Living well on a budget, without being truly cheap.

Always having Ramen noodles on hand

Mike Thayer 2016 (2)By Mike Thayer

Even if you don't like to indulge in the occasional bowl of Ramen, surely you like noodles.  

Some people eat Ramen purely for budgetary reasons.  Some people truly like it.  Most people fall into a category that includes both, they like Ramen and it's easy on the wallet.

It's all about the noodles.

RamenAnd that's why you need to keep some packages of Ramen on hand, in your pantry at all times.  The flavor doesn't matter, beef, chicken, shrimp, mushroom, whatever.....  You've got instant noodles at the ready for whatever you feel like eating.  I've written before about turning some Ramen noodles into a spaghetti dish, because that was what I was craving.  Today I'm having Chili over some Ramen noodles.

The noodles are great because they only take 3 minutes to cook and it doesn't take a pot full of water to do it.

Like the aforementioned 'spaghetti', other uses for Ramen noodles are:  Crunching up uncooked Ramen noodles to put on a salad; they work great in noodle casseroles of all types; plain, cooked Ramen noodles are fantastic in stir fry; and if you're feeling adventurous, Ramen noodles make a great hamburger bun.  For the most part, any recipe calling for some kind of noodle....  Ramen noodles can be used in a pinch or a twist!

And about those flavor packets... They aren't exclusive to making a bowl of Ramen.  I've got them in surplus in my spice cabinet for any number of uses.  I might use a chicken packet to make a quick chicken broth to braise a pan of chicken breasts with.  I'll use a beef packet to add some punch to a beef gravy.  If I'm making some kind of fish dish, a shrimp packet comes in handy to make a nice quick pan sauce with.  Adding a packet of the mushroom flavor for a cream sauce to pour over that cast iron seared steak is easy and delicious!  If you're not familiar with bouillon cubes, that's essentially what a flavor packet in the package of Ramen is.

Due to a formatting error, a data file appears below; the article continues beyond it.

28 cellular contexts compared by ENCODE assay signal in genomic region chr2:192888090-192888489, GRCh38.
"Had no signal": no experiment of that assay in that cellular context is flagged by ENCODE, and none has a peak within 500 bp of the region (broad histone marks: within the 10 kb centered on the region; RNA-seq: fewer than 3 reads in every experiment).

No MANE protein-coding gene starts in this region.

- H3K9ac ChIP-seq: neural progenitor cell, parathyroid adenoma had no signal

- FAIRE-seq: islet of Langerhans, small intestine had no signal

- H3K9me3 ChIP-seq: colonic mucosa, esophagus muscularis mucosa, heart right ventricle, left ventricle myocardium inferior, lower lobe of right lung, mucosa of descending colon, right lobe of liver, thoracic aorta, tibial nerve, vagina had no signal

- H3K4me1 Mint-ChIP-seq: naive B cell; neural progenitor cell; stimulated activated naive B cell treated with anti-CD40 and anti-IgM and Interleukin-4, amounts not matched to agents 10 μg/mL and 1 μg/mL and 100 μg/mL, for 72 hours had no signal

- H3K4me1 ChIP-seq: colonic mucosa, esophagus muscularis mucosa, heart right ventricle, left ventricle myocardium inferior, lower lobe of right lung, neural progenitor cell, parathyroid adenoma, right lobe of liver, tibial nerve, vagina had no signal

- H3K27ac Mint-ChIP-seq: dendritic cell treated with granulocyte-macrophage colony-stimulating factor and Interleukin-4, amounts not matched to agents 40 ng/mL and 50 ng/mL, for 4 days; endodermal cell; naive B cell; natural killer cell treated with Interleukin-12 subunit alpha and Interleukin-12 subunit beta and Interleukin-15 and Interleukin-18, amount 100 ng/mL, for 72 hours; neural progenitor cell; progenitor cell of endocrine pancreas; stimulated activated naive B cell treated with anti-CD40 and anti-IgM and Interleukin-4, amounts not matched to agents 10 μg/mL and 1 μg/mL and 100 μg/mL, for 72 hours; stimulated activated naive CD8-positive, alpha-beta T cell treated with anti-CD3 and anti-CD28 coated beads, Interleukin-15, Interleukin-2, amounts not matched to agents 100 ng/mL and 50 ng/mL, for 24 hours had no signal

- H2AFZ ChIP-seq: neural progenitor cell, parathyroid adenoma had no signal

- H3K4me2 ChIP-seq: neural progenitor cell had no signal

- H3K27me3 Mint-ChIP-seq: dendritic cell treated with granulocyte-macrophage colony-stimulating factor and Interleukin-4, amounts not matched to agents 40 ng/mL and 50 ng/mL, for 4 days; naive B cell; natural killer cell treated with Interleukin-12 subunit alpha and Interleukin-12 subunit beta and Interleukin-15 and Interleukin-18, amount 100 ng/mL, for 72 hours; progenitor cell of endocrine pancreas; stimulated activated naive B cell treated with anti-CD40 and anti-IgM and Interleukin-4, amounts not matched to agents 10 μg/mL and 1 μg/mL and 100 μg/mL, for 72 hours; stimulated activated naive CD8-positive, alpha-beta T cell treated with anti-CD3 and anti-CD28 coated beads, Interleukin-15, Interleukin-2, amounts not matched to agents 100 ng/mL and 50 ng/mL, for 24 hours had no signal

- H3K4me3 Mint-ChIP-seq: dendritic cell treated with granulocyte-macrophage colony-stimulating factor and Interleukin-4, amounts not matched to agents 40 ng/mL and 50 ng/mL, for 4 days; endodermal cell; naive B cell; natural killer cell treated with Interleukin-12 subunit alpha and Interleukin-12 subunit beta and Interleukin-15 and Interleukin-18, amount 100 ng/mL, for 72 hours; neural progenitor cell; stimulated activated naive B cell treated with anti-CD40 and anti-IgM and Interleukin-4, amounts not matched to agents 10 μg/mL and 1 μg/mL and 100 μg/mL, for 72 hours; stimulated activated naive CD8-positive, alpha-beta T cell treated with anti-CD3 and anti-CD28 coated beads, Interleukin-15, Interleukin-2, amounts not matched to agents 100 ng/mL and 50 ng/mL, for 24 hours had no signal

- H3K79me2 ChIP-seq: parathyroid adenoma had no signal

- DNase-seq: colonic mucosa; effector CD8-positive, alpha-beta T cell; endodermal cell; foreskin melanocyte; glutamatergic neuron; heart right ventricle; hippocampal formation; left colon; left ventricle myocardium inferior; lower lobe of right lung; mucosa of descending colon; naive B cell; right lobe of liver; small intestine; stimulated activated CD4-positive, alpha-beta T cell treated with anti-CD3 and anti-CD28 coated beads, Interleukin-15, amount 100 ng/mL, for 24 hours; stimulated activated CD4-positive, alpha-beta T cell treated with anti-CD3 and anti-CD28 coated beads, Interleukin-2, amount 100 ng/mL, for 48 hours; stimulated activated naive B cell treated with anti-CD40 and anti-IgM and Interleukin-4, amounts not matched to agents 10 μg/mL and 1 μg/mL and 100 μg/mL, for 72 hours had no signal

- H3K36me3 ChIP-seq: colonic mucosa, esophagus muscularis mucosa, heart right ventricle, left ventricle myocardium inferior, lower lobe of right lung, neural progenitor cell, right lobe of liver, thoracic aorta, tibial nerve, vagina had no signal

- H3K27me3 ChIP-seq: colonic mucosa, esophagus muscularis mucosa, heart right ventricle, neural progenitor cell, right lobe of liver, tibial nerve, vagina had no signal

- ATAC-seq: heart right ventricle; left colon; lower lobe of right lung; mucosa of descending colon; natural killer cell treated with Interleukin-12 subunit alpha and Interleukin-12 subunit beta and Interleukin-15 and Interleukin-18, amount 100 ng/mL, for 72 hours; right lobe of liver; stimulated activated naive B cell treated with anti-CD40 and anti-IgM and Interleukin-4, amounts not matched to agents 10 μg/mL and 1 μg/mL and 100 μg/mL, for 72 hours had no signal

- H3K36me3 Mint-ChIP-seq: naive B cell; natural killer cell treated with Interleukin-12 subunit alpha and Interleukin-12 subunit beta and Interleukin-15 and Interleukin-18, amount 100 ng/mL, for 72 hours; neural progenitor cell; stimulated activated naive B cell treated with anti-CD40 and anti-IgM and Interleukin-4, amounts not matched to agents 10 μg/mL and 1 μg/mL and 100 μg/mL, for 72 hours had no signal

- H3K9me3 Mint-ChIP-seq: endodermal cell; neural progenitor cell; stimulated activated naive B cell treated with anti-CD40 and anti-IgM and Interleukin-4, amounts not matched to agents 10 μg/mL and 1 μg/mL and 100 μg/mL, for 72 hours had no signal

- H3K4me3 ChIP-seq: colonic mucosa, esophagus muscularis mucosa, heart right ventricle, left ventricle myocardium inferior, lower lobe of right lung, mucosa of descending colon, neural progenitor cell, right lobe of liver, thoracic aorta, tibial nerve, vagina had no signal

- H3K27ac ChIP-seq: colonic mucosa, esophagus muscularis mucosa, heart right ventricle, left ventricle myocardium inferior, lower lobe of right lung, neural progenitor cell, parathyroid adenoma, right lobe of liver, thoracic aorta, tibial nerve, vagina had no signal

Noodle up on some Ramen!  If you're not already a fan, you'll become one.


A batch of chili = many meals

Mike Thayer 2016 (2)By Mike Thayer

ChiliThe definition of chili is pretty broad, that's what makes it so great and one of my top, cold weather, go-to, comfort food meals.  It's easy to prepare and quite versatile.   Fix a small batch for two, or fix a boatload for a crowd.  It's easy!

You can make it hot and spicy, you can make it not-so-much spicy.  You can make it with beans, without beans, one kind of bean or three beans.  You can make a batch of chili with just about any cut of beef.  Make it with ground beef, or cubed sirloin, heck rough chop those two leftover rib-eye steaks in the fridge and put them in the pot.....  My latest venture has been making chili with smoked brisket - YUM!   And don't restrict yourself.  Beef-based chili is great, but so is chicken chili, pork chili and any combination of those.  I haven't tried lamb yet, but it is on the agenda.  You can serve chili over rice (my favorite way to enjoy chili, served over a bed of white sticky rice), have it Cincinnati style over a bed of spaghetti, or dish it up classic style in a bowl topped with saltine crackers.  Have it with crusty bread, corn bread (with honey), top it with diced red onion, or chopped green onion, or shredded cheddar cheese, or sour cream or "Loaded" (Fritos, onion/shredded cheddar/sour cream).  I don't know anyone who doesn't like chili.  Everybody likes at least some kind of chili.

Then there's all the leftover classics and why a batch of chili is SO Bachelor on the Cheap Friendly!  There's chili dogs, chili burritos, chili-mac, chili nachos, chicken chili enchiladas.  Use your imagination, chili salad, chili shepherd's pie, chili tacos and yes, even chili pizza.  That's how versatile and crowd pleasing chili is!  It's easy to prepare, easy to make leftovers with, and most definitely, EASY TO EAT!  If I was a betting man, I would argue that you can do more with leftover chili than you can a Thanksgiving dinner.

Here's my standard chili recipe, not too spicy, but not too bland either.  It's kid AND adult friendly!  The cost to prepare runs around $15, which translates to about $2 a meal, depending on your portion size.

Cast Iron Chili on the Grill

Ingredients

  • Two pounds of ground beef (I like to go lean ground beef here, using a 90/10.  There's a lot less fat to drain off and you don't have to worry about the meat drying out - we're making chili after all.